I was at my birthday dinner last night, and I got called out by a friend:
"So Katie, I've been reading your blog lately, and I've got to say, you've had a lot of food and wine lately, not so much Mod Podge. What's with that?"
I confess, you're right. My Mod Podge love has been a little absent lately, and it should be a bigger part of this blog. However, Mod Podge is not the only crafty medium I use, so I think the MP part of this blog will have to include all crafty projects.
So here's what I've been up to lately!
Those who know me know that I have an obsession with stationery. A couple months ago (January?) I was wandering around Paper Source, and saw them doing a heat embossing demo. I was amazed at how easy it was! The options were endless, and could be applied to so many different applications.
Here are the items you will need:
Notecards and envelopes. Of course this is an embossing overview for stationery, but really you can emboss any paper project.
Rubber stamps. Any stamps that tickle your fancy. They're not too expensive, in the $5-$10 range. Also, through Etsy there are plenty of sellers that will happily make you a custom stamp if you're looking for something particular.
Stamp pads. I prefer Color Box pads because the ink stays moist a little longer than others, and for embossing that's a good thing.
Embossing powder. You'll need clear powder for sure to get the color through from the stamp. However, you'll see that I have another smaller container hiding back there, I'll explain what that is later.
And finally, the embossing heat tool. This is essentially a really high heat, low speed, small hair dryer. It blows very, very hot air gently to melt the embossing powder.
Ok, now let's get started. I promise, this is so easy!
Get the stamp nice and covered in ink. Really make sure it's completely covered.
Press down firmly where you want the stamp to go. You see I'm going off the edge of the card (on purpose) which is where the newspaper underneath is a good choice. Press firmly, but don't wiggle it. It will be blurry if you do that.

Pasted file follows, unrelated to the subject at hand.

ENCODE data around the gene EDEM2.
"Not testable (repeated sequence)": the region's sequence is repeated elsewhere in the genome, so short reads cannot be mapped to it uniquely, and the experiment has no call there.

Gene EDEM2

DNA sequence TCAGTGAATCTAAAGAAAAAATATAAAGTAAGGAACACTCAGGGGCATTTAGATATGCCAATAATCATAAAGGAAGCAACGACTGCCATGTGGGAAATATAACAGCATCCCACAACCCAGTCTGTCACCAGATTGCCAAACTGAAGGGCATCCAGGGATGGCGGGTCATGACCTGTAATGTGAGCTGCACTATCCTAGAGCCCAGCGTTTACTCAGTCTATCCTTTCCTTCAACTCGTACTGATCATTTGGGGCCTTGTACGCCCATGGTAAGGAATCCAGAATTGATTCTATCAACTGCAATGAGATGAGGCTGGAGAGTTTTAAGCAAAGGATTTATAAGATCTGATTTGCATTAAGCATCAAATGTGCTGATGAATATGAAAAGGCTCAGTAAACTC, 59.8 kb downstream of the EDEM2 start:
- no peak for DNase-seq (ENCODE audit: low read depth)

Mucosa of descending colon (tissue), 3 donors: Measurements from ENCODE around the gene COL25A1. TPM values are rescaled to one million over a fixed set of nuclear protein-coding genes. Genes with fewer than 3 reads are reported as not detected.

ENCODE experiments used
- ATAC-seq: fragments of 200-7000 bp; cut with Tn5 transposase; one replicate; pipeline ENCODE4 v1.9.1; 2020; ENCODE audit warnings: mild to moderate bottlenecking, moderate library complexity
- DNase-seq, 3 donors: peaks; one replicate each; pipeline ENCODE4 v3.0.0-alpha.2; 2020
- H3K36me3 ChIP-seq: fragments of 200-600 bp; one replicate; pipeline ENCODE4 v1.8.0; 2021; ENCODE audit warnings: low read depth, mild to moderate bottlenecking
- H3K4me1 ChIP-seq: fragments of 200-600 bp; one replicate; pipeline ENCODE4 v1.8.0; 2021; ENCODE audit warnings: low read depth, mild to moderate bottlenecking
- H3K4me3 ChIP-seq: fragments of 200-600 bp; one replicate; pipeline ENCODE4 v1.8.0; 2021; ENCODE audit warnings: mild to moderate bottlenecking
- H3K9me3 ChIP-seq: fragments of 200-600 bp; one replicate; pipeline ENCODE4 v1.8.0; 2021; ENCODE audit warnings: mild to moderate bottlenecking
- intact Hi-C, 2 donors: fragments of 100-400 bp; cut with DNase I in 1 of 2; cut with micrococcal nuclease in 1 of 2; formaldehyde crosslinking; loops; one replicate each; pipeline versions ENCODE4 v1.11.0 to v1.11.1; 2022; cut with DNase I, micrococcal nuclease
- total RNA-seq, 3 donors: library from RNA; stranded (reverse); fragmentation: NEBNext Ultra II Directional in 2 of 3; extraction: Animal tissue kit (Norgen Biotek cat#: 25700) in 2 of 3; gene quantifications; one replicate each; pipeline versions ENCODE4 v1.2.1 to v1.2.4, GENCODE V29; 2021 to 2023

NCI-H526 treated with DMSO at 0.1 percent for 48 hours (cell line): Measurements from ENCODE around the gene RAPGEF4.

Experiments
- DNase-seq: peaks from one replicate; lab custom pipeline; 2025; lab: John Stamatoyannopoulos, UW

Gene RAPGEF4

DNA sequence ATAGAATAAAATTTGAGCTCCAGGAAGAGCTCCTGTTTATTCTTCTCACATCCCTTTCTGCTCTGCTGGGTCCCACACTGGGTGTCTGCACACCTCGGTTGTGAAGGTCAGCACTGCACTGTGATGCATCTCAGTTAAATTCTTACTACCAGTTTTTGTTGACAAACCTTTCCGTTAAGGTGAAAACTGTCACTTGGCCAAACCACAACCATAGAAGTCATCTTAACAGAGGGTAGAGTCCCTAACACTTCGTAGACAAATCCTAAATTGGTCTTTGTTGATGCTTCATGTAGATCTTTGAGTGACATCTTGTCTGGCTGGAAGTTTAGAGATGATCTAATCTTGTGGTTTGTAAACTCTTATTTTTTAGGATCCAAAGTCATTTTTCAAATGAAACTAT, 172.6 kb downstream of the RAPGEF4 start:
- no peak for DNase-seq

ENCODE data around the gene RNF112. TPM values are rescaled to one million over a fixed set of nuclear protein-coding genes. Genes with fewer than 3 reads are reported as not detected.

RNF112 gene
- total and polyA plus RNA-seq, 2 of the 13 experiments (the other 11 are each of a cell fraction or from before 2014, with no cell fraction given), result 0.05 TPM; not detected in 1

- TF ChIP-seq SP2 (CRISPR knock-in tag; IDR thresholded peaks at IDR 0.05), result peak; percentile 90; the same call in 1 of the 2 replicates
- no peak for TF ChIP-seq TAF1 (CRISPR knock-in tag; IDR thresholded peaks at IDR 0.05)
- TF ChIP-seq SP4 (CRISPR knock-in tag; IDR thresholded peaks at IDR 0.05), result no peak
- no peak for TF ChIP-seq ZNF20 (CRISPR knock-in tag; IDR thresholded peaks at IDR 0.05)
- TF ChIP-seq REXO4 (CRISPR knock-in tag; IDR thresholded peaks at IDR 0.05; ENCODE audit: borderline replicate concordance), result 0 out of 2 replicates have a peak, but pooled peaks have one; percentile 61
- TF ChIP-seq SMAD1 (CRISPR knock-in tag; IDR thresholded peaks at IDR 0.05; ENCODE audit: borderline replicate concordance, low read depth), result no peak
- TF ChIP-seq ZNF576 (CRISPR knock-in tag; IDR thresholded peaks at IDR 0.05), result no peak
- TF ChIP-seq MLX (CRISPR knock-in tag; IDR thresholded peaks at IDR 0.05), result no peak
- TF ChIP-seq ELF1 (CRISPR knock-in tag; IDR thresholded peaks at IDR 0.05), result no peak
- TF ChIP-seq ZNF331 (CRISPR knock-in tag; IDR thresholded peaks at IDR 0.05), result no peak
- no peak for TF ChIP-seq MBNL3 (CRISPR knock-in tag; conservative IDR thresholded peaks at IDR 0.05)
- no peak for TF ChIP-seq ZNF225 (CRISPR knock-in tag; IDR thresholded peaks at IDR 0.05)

Pour the clear embossing powder onto the stamped area. Since I'm going off the edge, I do it over the cap of the powder container, so I don't lose too much. Then tap it all off to it looks like this:
Now, it's time for the embossing heat tool. Turn it on, and wave it back and forth, pointed at the stamp, about 2 inches from the paper. As it warms up, you'll start to see the powdered stamp transform into a glossy, vibrant stamp.
See that shine? And it's beautifully raised as well. You'll be amazed at how professional these look!
That's it! You're done! Well, of course, if you only wanted one stamp. Though I'm now going to show you that other embossing powder, the one that was hiding behind the clear powder. This is a gold powder. The transformation of this one is so cool.
Stamp another fresh stamp down on your paper. You'll notice I used blue again. Believe me, it will only be blue for a few more seconds. You can stamp right over your already embossed stamp, it won't mess it up.
Pour the gold powder on your new stamp, and shake off excess. Then use your magic heat tool and....
Look at that beautiful shiny gold! The blue hiding underneath is completely gone, and we're left with a glistening raised gold stamp.
Some examples of the different fun things you can do. The one on the far left is the example I did for you today. The one in the middle was cute for a Valentine's day note, or just a note for your honey. And finally, on the right is an example of the stationery I made for my mom for her birthday. Then on the bottom, I had some scrap paper lying around, and I did the gold stamps on that one. I thought it could look really cool for some scrapbooking projects, or whatever you want!